Breaking the Tobacco Smoking Habit


We are now 100 years into an epidemic of avoidable, tobacco-induced health problems and over 50 years into the attempt to stop it, with more knowledge accumulating every year about the toll tobacco smoking takes on every part of the human body. Each year, smoking costs US society $130-170,000,000 in medical care, $150,000,000 in lost productivity and 400,000 lives lost prematurely. Over 160 million people live with serious, smoking related illnesses. Still, 20% of adults smoke regularly, and young people continue to join their ranks. If you never picked up the habit, be glad. If you have picked it up and managed to kick it, congratulations. You are part of a slow public health success story, and, by understanding the smoking habit, you may be able to help someone else quit.

The evolution of cigarettes

Tobacco was the first crop sold for profit by the American colonists, who introduced Europeans to pipe-smoking and tobacco chewing in the 1600s. However, the smoking habit did not begin in earnest until the invention of a cigarette rolling machine in 1883. By the 1940s smokers in the United States lit up 300 billion cigarettes per year and during WWII, soldiers’ ration kits included cigarettes. By the 1950s, 44% of US adults smoked regularly. Psychiatry texts in the 1960s urged doctors to light up with their patients and, by then, cigarette consumption topped 500 billion per year. Older adults today recall being raised in smoke-filled houses, driven around (without seatbelts) in smoke-filled cars, and sent to the corner store to buy cigarettes for their elders.

Recognition of the problem

Though the 1964 Surgeon General’s report confirmed what many people by then knew – that tobacco was bad for health, wrinkled skin prematurely and caused lung cancer, other lung problems and vascular disease  – cigarette consumption rates continued to climb well into the 1980s. But then decades of educational, political, legal and economic pressures on smokers began to work. By 2012, public places were largely free of tobacco smoke, ex-smokers outnumbered active smokers, and cigarette consumption rates had fallen back to the 1940’s levels. Anti-smoking advocates are rightly proud of their efforts, but the credit must also go, in great measure, to the individuals who did battle with the smoking habit and succeeded. Breaking the smoking habit is difficult, often requiring many attempts and relapses before the goal is achieved.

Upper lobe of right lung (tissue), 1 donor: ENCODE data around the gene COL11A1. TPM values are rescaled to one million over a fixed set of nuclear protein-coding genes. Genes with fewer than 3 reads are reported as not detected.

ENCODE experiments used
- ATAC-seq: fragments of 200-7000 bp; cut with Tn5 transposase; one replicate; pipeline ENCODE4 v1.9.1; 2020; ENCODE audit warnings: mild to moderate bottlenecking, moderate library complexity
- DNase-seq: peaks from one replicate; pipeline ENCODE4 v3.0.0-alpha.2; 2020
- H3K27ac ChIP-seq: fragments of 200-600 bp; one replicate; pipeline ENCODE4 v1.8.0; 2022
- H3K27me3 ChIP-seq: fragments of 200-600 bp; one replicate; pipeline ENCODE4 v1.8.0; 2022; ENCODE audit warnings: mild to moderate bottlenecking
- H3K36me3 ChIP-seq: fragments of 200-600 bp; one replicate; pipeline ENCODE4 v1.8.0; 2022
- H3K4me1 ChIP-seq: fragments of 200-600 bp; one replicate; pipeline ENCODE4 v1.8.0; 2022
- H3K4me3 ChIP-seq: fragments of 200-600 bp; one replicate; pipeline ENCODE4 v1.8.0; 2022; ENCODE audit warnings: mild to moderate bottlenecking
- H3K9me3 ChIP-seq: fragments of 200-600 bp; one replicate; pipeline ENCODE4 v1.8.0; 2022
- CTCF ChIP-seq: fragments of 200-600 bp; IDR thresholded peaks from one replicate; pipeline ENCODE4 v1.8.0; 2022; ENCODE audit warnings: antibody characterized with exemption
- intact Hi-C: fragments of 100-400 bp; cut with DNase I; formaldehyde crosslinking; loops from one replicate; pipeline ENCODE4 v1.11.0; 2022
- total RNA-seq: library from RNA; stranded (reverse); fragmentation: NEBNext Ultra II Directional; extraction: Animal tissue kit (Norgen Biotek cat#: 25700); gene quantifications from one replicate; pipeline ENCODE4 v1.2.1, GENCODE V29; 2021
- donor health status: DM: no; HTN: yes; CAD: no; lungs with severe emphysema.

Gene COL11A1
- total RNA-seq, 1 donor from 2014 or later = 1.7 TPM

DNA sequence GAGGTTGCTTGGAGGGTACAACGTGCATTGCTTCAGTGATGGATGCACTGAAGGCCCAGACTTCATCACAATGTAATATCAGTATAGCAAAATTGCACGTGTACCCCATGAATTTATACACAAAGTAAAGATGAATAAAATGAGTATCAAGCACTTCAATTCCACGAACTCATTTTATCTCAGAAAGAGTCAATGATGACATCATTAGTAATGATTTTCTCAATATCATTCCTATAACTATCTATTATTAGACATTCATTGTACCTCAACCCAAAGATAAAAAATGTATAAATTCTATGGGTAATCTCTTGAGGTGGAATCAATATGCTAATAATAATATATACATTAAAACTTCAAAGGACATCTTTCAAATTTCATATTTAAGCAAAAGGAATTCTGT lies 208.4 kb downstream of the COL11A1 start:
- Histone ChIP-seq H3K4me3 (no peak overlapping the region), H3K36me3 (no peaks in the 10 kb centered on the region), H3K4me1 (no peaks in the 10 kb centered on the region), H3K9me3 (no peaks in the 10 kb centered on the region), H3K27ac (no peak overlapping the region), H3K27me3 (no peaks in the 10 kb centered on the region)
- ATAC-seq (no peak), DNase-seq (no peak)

Nicotine is addictive

Smoking becomes a habit because tobacco contains nicotine, which changes the chemistry of the brain in a way that makes the tobacco user uncomfortable when the nicotine level falls. Tobacco companies have exploited the addictive qualities of nicotine by manufacturing their products to diminish negative physical effects and enhance addictive ones. Menthol soothes the smoke-irritated throat. Nicotine is added in just the right dose – not enough to provoke toxic symptoms like nausea, vomiting dizziness and diarrhea, but just enough to ensure the desire for more.

In addition to physical addiction, smokers develop psychological addiction, a learned desire or craving for smoking that arises from the association of smoking’s pleasure with certain situations such as social gatherings, meals, stressful or anxiety provoking circumstances or boredom. Sophisticated advertising techniques add to the social cachet of smoking and subtly enhance these psychological cravings. The combination of physical and psychological addiction means a two-pronged attack is often necessary to help a smoker who wants to quit.

Two-part attack on a two-part addiction

    Physical addiction to any substance produces withdrawal symptoms when the substance is no longer available to the body. In the case of tobacco, irritability, anxiety, insomnia, abdominal cramps and depression occur within hours of smoking cessation. These symptoms peak and begin to diminish within several days and will stop in a predictable period of time – about 2-4 weeks – after the last does of nicotine.

    Since nicotine can be delivered to the brain without the many carcinogenic chemicals in cigarette smoke, nicotine replacement therapy (NRT) is helpful to someone who is trying to stop a smoking habit, allowing time to deal with the psycho Nicotine is available in non-prescription gums, lozenges and skin patches. Nicotine inhalers and nasal sprays require a prescription. Eventually, though, the physical withdrawal symptoms will have to be suffered when the ex-smoker decides to give up the nicotine.

    E-cigarettes also deliver smoke-free nicotine, by vaporizing it in water. They are highly engineered products containing plastics, ceramics and metals and their long term risks are as yet unknown. Unlike the other nicotine delivery systems, e-cigarettes involve regular smoking behaviors and cannot be expected to help diminish the psychological cravings involved in the habit.